Business for Peace Award
1558, Section: Opinion

Opinion

American muslims‭, ‬the author says‭, ‬have been narrowly represented in school textbooks and the media‭. ‬Advertisements for people escaping slavery included names like Moosa or Mustapha‭, ‬common names even among Muslims today‭.‬

A people’s history of Muslims in the United States

Published on 24 April 2014 by Alison Kysia / juancole.com / First published April 21 in Opinion

When I teach history related to Islam or Muslims in the United States, I begin by asking students what names they associate with these terms. The list is consistent year after year: Malcolm X, Elijah Muhammad, and Muhammad Ali.

America’s “exceptional” reality

Published on 24 April 2014 by 2014 Rev. William E. Alberts / counterpunch.org / First published April 18 in Opinion

Mainstream media are intensively focused on last year’s Boston Marathon victims in their run-up stories to this year’s April 21st Marathon.  It is enough to divert people’s attention from what our government does to countless more human beings in our name—which would explain why so-called “terrorists” would want to hurt us Americans.  This statement is not meant, in any way, to minimize what happened in Boston in 2013.  The lives of the four persons killed and over 260 injured last year are most precious, and words will never adequately express the terrible loss of loved ones and devastating injuries suffered.  Nor is the intent to minimize the culpability of the alleged Marathon bombers.  But something else is going on here—and it is not in the best interest of last year’s bombing victims, nor the rest of us citizens.

BinDaair urges Yemenis not to take such a West-centric view of gender. “We in the Arab world tend to underestimate our rich cultural heritage and the expertise of old and skilled hands in various fields. People in the squares during the “Arab Spring” went

Gender issues in the new Yemen

Published on 22 April 2014 by Samira Ali BinDaair / tabsir.net / First published April 15 in Opinion

When it comes to women and gender in Yemen, I see the discussions inevitably alternating between what is happening in politics and then back again to the same old arguments about women’s rights. I think the problem is that we always look at women’s issues from a very narrow lens even though we profess to uphold women’s rights, whatever those are and by whoever’s definition. After working for the past 20 years in development programs that have spanned different agendas and a variety of target groups and where gender analysis always featured largely, I can safely say that this whole concept of gender mainstreaming was introduced to Yemen without being communicated through more culturally sensitive strategies. The result has been considerable confusion. Because it was introduced by Western agencies, it was sometimes greatly misunderstood, implemented poorly and misused by people with vested interests, just as some men with vested interests have misinterpreted the role of women in Islam.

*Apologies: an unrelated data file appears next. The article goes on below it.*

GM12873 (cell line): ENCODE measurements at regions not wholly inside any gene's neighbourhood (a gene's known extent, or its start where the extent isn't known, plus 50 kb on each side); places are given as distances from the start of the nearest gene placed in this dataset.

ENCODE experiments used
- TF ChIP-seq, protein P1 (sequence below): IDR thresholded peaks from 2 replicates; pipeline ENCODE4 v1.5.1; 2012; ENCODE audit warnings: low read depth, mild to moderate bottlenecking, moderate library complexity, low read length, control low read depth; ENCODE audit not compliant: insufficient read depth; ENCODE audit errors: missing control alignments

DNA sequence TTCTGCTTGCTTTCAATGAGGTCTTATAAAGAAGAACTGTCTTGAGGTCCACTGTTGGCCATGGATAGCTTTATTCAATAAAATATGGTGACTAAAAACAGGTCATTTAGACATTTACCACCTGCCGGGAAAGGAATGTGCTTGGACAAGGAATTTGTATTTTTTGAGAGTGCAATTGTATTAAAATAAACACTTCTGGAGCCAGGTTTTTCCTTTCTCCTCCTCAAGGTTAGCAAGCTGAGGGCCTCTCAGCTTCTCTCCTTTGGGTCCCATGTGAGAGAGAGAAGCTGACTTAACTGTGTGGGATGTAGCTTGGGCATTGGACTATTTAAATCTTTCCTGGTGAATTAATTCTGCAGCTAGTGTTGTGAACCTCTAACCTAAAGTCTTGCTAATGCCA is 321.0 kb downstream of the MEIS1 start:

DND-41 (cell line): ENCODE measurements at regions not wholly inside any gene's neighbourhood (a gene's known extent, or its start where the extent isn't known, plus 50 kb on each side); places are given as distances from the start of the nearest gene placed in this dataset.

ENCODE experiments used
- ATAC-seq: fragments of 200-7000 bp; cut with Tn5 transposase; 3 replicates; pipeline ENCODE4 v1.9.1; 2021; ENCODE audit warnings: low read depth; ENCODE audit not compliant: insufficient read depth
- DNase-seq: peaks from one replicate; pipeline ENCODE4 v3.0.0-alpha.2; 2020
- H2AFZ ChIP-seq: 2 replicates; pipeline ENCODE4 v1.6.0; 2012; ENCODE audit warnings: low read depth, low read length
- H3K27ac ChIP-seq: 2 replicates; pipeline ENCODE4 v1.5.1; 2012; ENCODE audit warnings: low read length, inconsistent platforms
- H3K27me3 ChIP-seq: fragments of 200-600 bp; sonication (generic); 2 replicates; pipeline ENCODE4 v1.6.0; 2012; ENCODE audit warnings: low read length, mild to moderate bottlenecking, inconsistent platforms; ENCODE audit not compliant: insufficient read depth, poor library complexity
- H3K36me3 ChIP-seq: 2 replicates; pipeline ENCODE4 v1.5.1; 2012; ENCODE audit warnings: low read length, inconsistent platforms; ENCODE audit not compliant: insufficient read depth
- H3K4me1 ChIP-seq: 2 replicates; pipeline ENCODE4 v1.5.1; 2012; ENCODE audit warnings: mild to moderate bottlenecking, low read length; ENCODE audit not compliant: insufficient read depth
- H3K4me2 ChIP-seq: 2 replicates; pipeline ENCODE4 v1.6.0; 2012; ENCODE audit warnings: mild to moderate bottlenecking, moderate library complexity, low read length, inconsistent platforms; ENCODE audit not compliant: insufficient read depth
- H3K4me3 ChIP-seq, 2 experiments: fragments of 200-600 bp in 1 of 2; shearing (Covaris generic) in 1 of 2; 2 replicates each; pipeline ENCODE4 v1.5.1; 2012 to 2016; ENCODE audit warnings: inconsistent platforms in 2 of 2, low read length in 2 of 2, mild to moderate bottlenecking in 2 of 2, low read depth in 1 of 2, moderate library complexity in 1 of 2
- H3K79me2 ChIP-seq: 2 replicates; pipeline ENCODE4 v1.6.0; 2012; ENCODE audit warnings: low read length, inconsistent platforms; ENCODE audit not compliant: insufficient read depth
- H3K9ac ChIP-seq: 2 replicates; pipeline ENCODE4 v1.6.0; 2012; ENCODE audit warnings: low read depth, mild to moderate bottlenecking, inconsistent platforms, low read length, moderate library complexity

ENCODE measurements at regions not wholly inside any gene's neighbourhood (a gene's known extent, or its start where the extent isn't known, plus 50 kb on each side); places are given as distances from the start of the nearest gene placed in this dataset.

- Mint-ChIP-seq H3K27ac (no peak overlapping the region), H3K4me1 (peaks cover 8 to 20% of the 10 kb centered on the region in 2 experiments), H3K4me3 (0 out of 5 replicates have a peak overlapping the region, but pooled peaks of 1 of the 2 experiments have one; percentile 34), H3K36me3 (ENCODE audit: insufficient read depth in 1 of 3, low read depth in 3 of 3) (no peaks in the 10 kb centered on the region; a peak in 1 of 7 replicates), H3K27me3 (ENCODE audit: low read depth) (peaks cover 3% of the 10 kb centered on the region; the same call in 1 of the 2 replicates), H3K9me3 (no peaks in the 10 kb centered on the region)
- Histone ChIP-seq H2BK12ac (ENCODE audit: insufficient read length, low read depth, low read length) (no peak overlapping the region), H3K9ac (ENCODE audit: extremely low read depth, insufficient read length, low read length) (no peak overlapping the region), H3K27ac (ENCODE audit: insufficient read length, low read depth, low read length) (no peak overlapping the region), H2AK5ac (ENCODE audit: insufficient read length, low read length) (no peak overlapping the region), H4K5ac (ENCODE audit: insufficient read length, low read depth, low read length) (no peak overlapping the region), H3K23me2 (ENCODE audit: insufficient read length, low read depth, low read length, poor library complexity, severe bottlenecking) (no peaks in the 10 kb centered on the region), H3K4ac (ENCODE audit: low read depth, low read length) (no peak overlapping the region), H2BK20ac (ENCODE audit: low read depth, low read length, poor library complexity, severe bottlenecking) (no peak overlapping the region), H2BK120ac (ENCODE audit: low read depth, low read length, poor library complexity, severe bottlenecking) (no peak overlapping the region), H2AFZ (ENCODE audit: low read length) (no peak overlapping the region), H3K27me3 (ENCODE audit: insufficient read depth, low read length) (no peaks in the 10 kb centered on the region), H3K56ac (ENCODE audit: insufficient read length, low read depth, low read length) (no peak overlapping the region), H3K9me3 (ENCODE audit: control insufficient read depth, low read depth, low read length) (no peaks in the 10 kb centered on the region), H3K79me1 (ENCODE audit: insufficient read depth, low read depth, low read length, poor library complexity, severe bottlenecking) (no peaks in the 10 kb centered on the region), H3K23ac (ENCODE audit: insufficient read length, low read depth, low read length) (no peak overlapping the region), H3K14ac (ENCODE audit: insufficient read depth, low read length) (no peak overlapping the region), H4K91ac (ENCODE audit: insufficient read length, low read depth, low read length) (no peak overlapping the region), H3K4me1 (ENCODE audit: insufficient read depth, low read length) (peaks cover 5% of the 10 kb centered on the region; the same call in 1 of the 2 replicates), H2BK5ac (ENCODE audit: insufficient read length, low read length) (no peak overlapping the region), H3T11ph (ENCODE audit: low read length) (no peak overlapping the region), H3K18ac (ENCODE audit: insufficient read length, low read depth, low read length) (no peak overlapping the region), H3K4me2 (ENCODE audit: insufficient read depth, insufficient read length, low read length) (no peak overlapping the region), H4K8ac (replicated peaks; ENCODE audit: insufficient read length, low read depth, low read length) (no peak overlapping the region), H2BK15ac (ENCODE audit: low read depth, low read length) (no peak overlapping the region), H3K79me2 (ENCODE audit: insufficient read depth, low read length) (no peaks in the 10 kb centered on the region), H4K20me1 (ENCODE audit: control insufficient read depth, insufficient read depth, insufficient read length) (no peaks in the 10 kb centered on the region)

Climate change and drought in the Middle East

Published on 22 April 2014 by Tuğba Evrim Maden / dailysabah.com / First published April 18 in Opinion

Reports about climate change were published after a series of meetings in preparation for a climate summit to be held in New York on Sept. 23, 2014. In the first report published in September 2013, wide coverage was given to the role of humans in climate change.

Resolving the Gulf crisis

Published on 22 April 2014 by Mansour A. Albogami / aljazeera.com / First published April 16 in Opinion

In March, in an unprecedented move, three Arab Gulf states (Saudi Arabia, the United Arab Emirates and Bahrain) withdrew their ambassadors from Qatar. This move reflected a break with the Gulf monarchies' tradition of behind-the-scenes conflict management.

Foreign aid: development or ‘de-development’?

Published on 17 April 2014 by Hani Mahmoud / opendemocracy.net / First published April 13 in Opinion

The idea of foreign aid is rather attractive—at least theoretically. However, when examined carefully, foreign aid in its very nature entails a process of injecting large sums of money into developing countries otherwise gripped by poverty, war, and conflict. While in theory, that money should improve people’s lives and alleviate poverty leading to sustainable growth and development, the stark reality is that foreign aid has often presented more challenges than opportunities.

Bringing Muslims back to science

Published on 17 April 2014 by Mohamed Ghilan / aljazeera.com / First published April 11 in Opinion

The most important rule in Islam is “judgment on anything is a branch of conceptualizing it.“ To determine whether a belief can be accepted by a Muslim or not, this is the first and most often repeated principle. However, when it comes to matters scientific, this indispensable rule for correct judgment is paradoxically the most disregarded one.

The Arabs smitten by the Israeli lobby

Published on 15 April 2014 by ahram.org.eg Mohamed Elmenshawy in Opinion

Israel and the Gulf states sometimes tend to adopt a united regional vision regarding various issues, especially in the last three years

How to stabilize Yemen

Published on 15 April 2014 by aljazeera.com Alastair Sloan in Opinion

In today’s fractured Yemen, the solution is not with Hellfire missiles, it is with fixing the economy.

Tunisia’s promise and strategic potential

Published on 15 April 2014 by atlanticcouncil.org Lara Talverdian in Opinion

After a year of heightened tensions, growing divisions, and two high-profile assassinations, Tunisians launched a national dialogue that culminated in the adoption of a progressive constitution in January 2014. This

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